REPOSTING TO SUPPORT THE ALBUM!
I wanted to save this blog for next week but my friend Jarrett motivated me to address one of the phenomena among our young men. Thanks Smokie! This desire for all young men to be a rap artist…yes, rapper. Not entrepreneur, not accountant, not construction worker, or engineer….a rapper. The percentage of successful rappers compared to the numbers of young males that want to be rappers is disheartening.
Everybody can’t be a rapper!
Even the term “successful rapper” is a slippery term. There are a few rappers that are doing well, about what…20 rappers? No let’s raise the estimate to 50, no let’s say 100 rappers are living the life.
African-Americans make up about 12.6% of the US population, that’s 38,929,319, almost 40 million people. There are many different careers to pursue but the number of young black males that want to be rappers are like comparing a grain of sand in the beach. It’s an extreme ratio compared to other realistic attainable careers.
Why do you want to be a rapper? No really, what are your reasons?
Give them to me, no, think about it… then give them to me.
If you said money…ok how much money?
Do you think you’re intelligent enough to manage that money?
Do you think that amount will last you the rest of your life or until your next hit?
Before we talk about hits, let’s get some money wisdom from Left Eye from TLC (RIP)
Did that 2 minute video help you out…did that dose of reality change your perception? Good.
So, are sure you’ll have another hit? Wait, do you think you’ll have a first hit?
Can you even handle being a celebrity? You want to be a celebrity?!…OK it sounds cool but I warned you. Have you watched the “Unsung” series?!?! Just saying.
You’re going to need to hire an accountant, an attorney, an agent…and you don’t even have a hit yet.
Prerequisite to be a good rapper:(Just my opinion)
Witty, good understanding of English structures, metaphors and a similes specifically. Your talent has to be out of this world or you have to know someone in the industry. I honestly don’t know how else to break into the industry, but that’s my point. If you pursue a traditional career you don’t have to “break” into it. There’s little opposition to your success, just a little hard work.
To me personally there’s a bright side. I do have a close friend, Tracey Lee II that actually had a nice album back in ’97. I remember Christmas night of ’97 driving to Jersey with my mom, brother and sister in the car. I heard the beginning of the song broadcast on Power 99 FM…”It’s Party Time…” I yelled, “That’s TRA!!!” My mom, brother and sister were in the car and they started looking outside the windows like Tracey was actually outside the car somewhere on the dang highway. I yelled, “No No…that’s Tracey’s song!” pointing to the radio in my old acura integra. I was dancing and rocking the car all the way to Turnersville, NJ with my mom complaining the entire time. You’d think it was my song. Later the video came out with Casey the dancing bear, doing the dances he showed us in the club, the RNF cats, Pi, Guru, it was good times.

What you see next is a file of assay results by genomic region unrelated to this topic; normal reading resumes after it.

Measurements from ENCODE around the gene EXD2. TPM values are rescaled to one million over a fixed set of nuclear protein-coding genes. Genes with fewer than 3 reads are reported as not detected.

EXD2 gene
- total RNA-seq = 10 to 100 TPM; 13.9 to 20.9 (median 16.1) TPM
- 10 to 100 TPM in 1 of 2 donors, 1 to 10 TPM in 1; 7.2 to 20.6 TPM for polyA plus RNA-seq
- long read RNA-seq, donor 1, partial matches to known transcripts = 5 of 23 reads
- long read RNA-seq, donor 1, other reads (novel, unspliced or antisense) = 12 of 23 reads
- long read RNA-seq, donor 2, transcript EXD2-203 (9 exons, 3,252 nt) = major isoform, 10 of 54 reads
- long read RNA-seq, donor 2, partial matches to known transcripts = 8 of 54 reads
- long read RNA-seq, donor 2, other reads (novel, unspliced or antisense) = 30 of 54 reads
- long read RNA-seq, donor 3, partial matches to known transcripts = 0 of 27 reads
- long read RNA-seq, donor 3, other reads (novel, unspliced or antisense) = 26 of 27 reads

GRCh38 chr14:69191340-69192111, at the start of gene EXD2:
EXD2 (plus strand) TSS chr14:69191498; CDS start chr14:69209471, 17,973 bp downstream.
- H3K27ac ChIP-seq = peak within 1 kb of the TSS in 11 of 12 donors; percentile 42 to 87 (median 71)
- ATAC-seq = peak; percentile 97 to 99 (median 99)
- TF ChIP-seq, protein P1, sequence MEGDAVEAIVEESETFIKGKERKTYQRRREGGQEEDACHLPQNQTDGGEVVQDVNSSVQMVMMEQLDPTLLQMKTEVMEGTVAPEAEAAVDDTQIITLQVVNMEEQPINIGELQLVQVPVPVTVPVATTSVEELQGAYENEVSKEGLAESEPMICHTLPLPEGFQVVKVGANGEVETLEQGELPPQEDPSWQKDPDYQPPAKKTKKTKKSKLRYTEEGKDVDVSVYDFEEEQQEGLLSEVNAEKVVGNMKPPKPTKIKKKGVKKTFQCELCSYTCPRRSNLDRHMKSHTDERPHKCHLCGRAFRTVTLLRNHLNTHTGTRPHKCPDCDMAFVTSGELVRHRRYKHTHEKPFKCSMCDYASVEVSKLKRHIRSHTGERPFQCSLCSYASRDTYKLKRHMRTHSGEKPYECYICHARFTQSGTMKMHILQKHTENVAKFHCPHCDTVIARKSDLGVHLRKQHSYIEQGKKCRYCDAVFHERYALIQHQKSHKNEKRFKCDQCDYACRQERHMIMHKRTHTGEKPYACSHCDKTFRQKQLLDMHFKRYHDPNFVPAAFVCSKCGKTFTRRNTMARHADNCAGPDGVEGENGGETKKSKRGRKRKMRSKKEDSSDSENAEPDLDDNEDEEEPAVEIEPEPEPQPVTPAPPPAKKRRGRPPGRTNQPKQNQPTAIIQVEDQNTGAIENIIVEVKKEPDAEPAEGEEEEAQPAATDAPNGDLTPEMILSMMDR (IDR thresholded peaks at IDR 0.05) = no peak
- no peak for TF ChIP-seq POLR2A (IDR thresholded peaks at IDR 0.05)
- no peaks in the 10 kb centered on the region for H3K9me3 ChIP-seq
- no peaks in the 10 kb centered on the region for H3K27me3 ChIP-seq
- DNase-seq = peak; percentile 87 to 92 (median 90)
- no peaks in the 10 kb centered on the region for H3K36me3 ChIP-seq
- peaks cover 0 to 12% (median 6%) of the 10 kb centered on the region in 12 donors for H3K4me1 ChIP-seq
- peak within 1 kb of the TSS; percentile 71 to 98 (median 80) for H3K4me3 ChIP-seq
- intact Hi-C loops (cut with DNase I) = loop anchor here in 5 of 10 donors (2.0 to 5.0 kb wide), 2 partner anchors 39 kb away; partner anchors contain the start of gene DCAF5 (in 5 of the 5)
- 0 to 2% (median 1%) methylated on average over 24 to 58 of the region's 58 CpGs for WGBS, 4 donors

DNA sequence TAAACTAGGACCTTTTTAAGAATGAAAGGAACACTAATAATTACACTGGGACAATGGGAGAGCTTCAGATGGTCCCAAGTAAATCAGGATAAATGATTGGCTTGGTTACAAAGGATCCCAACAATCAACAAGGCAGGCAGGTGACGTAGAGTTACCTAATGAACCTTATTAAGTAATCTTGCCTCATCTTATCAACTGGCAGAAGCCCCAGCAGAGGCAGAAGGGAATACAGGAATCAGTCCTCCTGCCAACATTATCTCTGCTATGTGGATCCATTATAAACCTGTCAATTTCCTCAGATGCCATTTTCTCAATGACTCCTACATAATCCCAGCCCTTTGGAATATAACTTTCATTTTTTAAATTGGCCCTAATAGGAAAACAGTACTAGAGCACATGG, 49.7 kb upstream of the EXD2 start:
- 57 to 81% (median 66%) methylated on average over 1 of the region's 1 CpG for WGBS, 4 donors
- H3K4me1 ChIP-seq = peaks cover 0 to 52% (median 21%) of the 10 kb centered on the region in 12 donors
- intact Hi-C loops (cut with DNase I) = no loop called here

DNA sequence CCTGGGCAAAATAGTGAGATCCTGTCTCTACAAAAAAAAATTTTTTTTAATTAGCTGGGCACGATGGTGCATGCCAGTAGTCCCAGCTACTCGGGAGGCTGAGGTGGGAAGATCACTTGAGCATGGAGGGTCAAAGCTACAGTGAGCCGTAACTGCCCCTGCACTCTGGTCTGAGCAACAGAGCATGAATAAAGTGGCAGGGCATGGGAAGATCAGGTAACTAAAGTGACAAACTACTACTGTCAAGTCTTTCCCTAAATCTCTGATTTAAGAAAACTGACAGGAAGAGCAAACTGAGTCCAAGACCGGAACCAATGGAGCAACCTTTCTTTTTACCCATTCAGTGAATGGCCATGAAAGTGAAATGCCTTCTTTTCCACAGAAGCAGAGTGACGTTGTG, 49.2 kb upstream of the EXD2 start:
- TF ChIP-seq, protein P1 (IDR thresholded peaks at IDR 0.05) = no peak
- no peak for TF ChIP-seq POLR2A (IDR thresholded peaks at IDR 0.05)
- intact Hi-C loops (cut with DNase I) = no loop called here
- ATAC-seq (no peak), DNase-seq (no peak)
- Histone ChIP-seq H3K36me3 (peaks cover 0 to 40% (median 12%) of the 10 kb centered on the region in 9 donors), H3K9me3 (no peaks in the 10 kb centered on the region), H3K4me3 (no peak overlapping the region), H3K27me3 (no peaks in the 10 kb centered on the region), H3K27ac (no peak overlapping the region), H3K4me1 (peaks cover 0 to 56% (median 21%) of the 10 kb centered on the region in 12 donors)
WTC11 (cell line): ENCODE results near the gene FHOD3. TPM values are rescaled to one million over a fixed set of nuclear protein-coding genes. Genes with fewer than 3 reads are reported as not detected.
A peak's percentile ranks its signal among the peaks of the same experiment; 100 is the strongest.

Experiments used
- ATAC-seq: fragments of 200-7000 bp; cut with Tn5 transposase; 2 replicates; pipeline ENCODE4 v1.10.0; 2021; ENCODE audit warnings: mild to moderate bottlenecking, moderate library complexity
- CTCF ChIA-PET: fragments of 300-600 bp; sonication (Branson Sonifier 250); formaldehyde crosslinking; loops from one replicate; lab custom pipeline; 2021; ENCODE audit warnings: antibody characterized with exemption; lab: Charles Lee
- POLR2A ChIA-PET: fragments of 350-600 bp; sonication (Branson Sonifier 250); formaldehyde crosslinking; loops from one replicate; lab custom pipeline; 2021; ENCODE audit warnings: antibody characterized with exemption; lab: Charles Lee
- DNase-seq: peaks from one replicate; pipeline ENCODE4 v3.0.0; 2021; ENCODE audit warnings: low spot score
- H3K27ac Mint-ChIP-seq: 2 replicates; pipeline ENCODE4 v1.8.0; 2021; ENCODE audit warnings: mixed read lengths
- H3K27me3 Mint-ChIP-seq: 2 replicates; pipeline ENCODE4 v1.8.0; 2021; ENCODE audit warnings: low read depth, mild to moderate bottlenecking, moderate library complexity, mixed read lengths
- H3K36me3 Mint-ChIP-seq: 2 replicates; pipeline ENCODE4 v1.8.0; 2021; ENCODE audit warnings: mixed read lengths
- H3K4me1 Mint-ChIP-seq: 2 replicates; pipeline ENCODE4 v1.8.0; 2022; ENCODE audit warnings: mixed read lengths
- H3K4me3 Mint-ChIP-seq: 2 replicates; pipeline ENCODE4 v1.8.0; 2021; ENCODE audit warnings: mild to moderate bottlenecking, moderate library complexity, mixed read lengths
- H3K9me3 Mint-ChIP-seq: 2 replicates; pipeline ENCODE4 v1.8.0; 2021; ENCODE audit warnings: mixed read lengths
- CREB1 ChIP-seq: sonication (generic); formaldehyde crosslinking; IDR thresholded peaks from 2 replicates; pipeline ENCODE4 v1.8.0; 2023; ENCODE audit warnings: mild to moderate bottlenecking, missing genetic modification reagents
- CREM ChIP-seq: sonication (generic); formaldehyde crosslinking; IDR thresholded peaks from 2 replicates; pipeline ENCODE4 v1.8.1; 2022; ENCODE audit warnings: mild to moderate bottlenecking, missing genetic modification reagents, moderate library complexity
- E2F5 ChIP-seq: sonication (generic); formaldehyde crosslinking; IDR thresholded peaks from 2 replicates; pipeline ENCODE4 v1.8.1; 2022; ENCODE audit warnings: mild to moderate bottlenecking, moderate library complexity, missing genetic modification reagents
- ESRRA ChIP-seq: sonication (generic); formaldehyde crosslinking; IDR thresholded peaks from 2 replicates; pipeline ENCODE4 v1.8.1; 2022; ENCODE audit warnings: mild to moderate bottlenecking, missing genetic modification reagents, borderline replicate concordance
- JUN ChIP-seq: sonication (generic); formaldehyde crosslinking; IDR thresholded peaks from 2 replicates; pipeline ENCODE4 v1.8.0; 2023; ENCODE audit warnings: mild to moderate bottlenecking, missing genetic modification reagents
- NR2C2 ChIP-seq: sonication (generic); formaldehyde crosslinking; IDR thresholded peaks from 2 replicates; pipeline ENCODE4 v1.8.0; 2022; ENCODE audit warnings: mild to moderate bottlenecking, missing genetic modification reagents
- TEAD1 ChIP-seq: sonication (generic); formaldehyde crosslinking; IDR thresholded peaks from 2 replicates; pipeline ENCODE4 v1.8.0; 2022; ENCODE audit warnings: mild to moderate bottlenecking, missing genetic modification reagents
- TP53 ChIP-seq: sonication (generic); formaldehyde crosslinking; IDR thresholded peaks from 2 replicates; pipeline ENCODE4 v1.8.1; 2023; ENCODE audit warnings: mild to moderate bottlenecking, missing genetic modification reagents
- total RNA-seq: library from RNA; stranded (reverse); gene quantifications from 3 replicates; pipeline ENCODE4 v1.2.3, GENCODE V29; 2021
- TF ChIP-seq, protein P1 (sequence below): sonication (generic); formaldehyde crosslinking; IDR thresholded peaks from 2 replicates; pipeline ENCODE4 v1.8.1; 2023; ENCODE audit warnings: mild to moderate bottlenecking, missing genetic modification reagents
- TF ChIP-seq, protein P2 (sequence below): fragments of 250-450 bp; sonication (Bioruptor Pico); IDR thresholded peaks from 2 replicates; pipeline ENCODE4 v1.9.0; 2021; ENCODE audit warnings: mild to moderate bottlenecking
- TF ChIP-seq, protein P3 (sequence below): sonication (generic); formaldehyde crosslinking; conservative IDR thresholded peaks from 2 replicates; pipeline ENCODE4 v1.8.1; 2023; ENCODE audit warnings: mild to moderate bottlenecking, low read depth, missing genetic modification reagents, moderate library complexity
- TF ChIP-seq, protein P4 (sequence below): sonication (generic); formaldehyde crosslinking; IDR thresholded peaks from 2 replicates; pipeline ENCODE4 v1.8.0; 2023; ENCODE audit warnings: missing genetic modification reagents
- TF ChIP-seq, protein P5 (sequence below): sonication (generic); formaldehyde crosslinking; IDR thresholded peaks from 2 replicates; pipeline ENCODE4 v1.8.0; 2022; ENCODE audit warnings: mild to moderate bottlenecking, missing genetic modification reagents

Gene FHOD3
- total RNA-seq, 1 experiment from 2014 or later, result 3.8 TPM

“You know we get down…oooooh!”
The bright side is not the album or even the hit single, the bright side is the side of his name that now has Esq on it. Tracey is now, Tracey Lee II Esquire, he’s a legal attorney. He went on the get his degree and still performs. He’s one of the few artists that I would actually pay to see perform. Yes I like to support my friend, but I actually like listening to his lyrics. They’re witty intelligent, and not some jingle, I can actually listen to him. He and his wife, yes wife not baby mama, run a company LLEFT entertainment and are making moves in media.
“Tracey’s whirlwind music industry experience prompted him to seek additional education in an effort to become more knowledgeable about the legal side of the music business. As a result, he earned a Juris Doctorate Degree from Southern University Law Center making Tracey the 1st former major label hip-hop artist to earn the abbreviation Esq. behind his name. Some of his clients include Eric Roberson (Grammy-Nominated R&B Singer/Songwriter), Invisible Productions (for Kelly Rowland, Solange Knowles and Kobe Bryant), and DJ Young Guru (Tour DJ & Engineer for Jay-Z).”
I actually need them to help with me with my script…ttyl. So…yes, married, degree, successful with an occupation and a passion not chasing a dream, doing well.
Again, I don’t want to stay negative on your dream to be a rapper. I just would like to inject some reality to your dream. Everyone has dreams and it’s not my place to tell to anyone not to chase them….BUT I have no reservation warning anyone about chasing a dream. I use the word chasing because the goal is not a fixed goal, it’s a dynamic target that evolves based on genre, geographic location, age, industry politics and trends. So… yes you will be chasing the dream. My concern speaks to the reality of chasing vs planning. . If you plan to be an accountant or any traditional profession, there are key points in the planning that reinforce the trajectory of success. A degree, an internship, a job, wealth, stability, the right path and choices that get you closer in a reasonable bracket of time. You’re not chasing… you’re becoming a professional. I just don’t want any of you to exhaust your life trying to be something and end up with nothing. No degree, no job, no family, just a dream that can empty your life of everything else. You don’t want to sacrifice your real life for a dream that may not materialize. Tracey worked his passion into what he does for a living. All I’m saying is, you can’t just have a dream and no life. If after you’ve read this and still have what it takes to be a rapper, call Tracey and hire him, you’ll need him.
“Try not to become a man of success, but rather try to become a man of value.”